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A concise multiplatform language developed by JetBrains


Kotlin M3 is Out!

Last time I wrote about a new exciting feature in “the upcoming Kotlin M3”. Today, Kotlin M3 is not “upcoming” any more, it’s here. This post gives an overview of the new milestone.

We have redesigned kotlin.jetbrains.org. Currently, links from this page point to the familiar docs in our wiki, but this will also improve over time.

Improvements and Bug fixes

Many of almost 400 issues we closed in this milestone are bug fixes and small enhancements that make Kotlin neater and shinier. A huge improvement has been made in the type argument inference algorithm. It’s not finished yet, but is rather good already.

In M3 we started to profile things and tune performance of the IDE as well as the compiler. It will be a lot of work, but eventually everything will be fast and consume little memory. This time most improvements are related to code completion.

Multi-assignment and Data Classes

This is covered in the last week’s entry. Long story short, you can write things like this:

val map = hashMap("one" to 1, "two" to 2, "three" to 3)
for ((k, v) in map) {
    println("$k -> $v")

And define data classes like this:

data class Point(val x: Int, val y: Int)

Here Point automatically gets toString(), equals()/hashCode() and component functions that enable you to write this:

val (x, y) = functionReturningPoint()

See more in the aforementioned post.

These features enabled us to deprecate tuples. They will be removed completely in the next milestone, and you can migrate your code automatically using the IDE plugin.


Static JVM languages tend to come up with their own collections libraries, because Java collections do not make use of the cool features these languages have. So we get really cool collections, that are, unfortunately, incompatible, which makes us wrap them or copy when using Java APIs.

Kotlin has many fancy features, but we are eager to interoperate smoothly with Java, and, it turns out, we can have this cake and eat it too. Meet Kotlin’s collections:

As you can see, the basic structure here is very much like what java.util gives us, but with a few important differences:

  • There are traits (“interfaces”) that distinguish between mutable and read-only collections.
  • Read-only traits (like List or Set) are covariant (i.e. you can assign a List<String> to a List<Any>).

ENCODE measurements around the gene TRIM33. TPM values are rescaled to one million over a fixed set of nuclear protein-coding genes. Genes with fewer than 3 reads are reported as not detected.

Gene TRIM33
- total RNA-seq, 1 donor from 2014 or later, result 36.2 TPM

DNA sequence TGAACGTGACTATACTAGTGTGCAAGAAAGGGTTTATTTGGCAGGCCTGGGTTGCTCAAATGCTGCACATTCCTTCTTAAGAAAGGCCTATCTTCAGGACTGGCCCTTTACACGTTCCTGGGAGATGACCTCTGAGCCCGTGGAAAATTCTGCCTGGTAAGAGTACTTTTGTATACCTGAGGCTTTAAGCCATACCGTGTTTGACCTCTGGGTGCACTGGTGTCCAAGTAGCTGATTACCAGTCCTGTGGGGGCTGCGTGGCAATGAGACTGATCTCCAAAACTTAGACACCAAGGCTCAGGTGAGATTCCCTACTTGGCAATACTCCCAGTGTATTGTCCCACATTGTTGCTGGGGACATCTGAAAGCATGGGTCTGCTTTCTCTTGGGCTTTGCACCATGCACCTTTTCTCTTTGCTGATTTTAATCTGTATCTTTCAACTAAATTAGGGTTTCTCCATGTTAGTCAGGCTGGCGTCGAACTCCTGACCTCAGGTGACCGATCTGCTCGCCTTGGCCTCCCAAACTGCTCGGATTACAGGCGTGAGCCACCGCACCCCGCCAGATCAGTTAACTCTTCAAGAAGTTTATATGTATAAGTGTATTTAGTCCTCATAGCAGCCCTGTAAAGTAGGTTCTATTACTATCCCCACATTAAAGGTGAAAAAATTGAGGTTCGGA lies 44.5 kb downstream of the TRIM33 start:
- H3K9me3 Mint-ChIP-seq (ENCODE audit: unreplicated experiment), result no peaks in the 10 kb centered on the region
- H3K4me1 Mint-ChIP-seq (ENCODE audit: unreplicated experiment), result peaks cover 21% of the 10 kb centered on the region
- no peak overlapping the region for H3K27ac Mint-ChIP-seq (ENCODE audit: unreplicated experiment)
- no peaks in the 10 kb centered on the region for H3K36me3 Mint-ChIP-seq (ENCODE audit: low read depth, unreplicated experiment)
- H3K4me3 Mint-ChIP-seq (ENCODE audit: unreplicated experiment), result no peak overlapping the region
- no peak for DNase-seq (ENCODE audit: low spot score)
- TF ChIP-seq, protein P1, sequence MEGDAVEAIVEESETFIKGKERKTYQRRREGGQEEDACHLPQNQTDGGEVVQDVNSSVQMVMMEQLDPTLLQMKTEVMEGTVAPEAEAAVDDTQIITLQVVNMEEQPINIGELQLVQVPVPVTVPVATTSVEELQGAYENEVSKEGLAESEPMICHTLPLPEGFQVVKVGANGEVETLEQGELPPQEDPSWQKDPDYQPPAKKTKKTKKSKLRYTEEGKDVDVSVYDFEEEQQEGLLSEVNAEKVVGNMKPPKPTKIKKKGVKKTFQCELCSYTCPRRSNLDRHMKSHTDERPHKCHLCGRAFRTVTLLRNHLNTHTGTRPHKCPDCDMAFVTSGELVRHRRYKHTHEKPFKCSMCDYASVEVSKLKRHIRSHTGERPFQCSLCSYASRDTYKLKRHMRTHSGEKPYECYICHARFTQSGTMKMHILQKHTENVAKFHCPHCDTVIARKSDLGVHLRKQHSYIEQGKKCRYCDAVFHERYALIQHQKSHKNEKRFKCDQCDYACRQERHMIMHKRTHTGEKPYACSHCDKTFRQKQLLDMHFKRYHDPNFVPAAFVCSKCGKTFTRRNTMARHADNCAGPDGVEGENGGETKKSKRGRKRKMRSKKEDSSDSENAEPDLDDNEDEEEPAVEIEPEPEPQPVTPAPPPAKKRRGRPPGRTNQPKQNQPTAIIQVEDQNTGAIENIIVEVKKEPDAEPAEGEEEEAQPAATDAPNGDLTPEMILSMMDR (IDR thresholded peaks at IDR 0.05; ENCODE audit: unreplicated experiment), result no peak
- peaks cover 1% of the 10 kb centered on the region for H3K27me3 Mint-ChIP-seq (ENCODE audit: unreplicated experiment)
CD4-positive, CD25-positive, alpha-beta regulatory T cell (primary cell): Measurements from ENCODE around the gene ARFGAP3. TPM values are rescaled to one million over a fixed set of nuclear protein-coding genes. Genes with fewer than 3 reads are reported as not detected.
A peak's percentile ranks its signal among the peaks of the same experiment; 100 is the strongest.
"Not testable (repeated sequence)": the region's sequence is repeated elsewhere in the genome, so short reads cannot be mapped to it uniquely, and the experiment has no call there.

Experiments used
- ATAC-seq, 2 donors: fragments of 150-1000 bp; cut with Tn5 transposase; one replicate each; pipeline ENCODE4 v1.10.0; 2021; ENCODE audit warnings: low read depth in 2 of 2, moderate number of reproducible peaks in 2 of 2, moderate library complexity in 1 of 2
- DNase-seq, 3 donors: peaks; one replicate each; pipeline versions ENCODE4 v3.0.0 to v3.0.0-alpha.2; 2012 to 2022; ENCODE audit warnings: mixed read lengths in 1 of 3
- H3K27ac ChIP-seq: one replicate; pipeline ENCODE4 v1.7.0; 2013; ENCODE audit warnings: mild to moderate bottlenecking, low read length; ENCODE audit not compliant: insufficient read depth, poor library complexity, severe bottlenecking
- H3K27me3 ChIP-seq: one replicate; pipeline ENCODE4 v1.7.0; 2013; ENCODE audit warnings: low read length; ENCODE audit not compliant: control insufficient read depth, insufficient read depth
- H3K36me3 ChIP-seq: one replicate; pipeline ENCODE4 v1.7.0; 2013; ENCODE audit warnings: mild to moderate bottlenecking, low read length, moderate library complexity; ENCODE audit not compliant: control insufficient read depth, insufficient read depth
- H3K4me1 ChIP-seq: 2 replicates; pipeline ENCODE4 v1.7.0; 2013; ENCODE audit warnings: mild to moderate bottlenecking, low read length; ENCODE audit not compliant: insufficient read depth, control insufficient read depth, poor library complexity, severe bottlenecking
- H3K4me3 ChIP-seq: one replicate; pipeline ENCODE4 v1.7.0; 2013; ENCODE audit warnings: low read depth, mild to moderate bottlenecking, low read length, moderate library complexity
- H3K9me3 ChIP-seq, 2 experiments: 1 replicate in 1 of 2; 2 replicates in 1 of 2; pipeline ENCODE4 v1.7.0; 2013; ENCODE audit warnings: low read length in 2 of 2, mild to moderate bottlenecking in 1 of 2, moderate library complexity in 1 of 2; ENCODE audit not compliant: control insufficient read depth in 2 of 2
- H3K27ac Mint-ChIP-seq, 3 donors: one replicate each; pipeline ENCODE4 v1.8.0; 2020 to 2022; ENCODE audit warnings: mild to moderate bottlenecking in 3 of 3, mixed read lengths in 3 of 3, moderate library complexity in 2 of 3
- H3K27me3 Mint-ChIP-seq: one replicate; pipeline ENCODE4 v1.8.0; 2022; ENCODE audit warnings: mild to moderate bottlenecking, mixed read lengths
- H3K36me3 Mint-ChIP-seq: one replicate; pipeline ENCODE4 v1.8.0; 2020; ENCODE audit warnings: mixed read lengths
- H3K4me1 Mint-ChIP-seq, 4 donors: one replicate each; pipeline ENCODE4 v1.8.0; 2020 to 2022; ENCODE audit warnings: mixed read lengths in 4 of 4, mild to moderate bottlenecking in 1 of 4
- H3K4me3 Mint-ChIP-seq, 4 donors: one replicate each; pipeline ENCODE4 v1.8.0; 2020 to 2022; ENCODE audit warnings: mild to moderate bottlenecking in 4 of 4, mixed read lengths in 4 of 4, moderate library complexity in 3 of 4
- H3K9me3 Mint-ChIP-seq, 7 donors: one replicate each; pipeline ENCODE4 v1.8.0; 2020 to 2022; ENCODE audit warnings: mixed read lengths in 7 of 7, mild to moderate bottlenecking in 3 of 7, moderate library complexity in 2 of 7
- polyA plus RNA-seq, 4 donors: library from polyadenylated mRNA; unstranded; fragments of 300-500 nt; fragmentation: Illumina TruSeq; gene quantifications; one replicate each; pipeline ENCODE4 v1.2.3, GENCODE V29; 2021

The good old java.util.ArrayList is still there, but Kotlin sees it as if it inherited from Kotlin’s MutableList, which in turn inherits List. This way you get both compatibility and nice type properties for your collections, like being able to pass a List<String> where List<Any> was expected.

Note that since the old names (like List or Collection) now mean something different, some of your code will break. For a quick and dirty solution, you can change all your Lists to MutableLists and so on, but it would be better if most of your data were read-only.

Also note that if your old code imported something like java.util.Collection, you will get a warning on this import, and will need to remove it.

External annotations

Kotlin makes your programs safer by incorporating null-safety into the type system. Since Java doesn’t care that much about this, we need to guard against it by asserting that things returned from Java are not null using the ‘!!’ operator:

if (file.getName()!!.endsWith(extension)) {...}

(BTW, the good old sure() function has been removed from the library, and you can migrate your code automatically.)

Many Java methods never actually return null. People use annotations to let the tools know about it, but what if I’m using a third-party library?

In Kotlin M3 we support external annotations: you can annotate things even if you don’t control their source code. This is done easily in the IDE.

We’re going to create an automated tool that will infer the annotations from the library code. Until then, we use the IDE to add annotations manually.

Local Functions and Classes

In addition to local functions, Kotlin M3 support local classes and object declarations:

fun foo() {
  class Bar {...}
  val bars = ArrayList<Bar>()
  // ...

Note that to create a local data class, you need to surround the “data” annotation with square brackets:

fun foo() {
    [data] class Data(...)
    // ...

Java Interoperability: Enums and Annotations

Support for annotations in Kotlin has been improved greatly. Among other things, Kotlin’s annotations are now fully compatible with Java annotations, one can use enum constants in annotations’ argument lists and so on.

Enums are also much better now: they support valueOf(), name() and ordinal() and play well with Java.


We have done some work on supporting scripts in Kotlin. Script support is rather preliminary, but you can run something like this:

// tree.ktscript
import java.io.File

fun tree(dir: File, indent: String) {
    val files = dir.listFiles()!!
    for (file in files) {
        println(indent + file!!.getName())
        if (file.isDirectory()) {
            tree(file, indent + "  ")

tree(File("."), "")

By calling it from the command line:

$ kotlinc/bin/kotlinc-jvm -script tree.ktscript

Shebang” comments are supported as well.

Scripts get us close enough to having a REPL, but we are not there yet. Please, use Web Demo instead.

Have a Nice Kotlin!

The new plugin requires IntelliJ IDEA 12, which is available as an EAP build (this version of IntelliJ IDEA is not released yet, there are problems, e.g. this issue with Android). And don’t forget to update your kotlin-runitme.jar (the IDE will offer you to do so)!

As usual, your feedback is very welcome!

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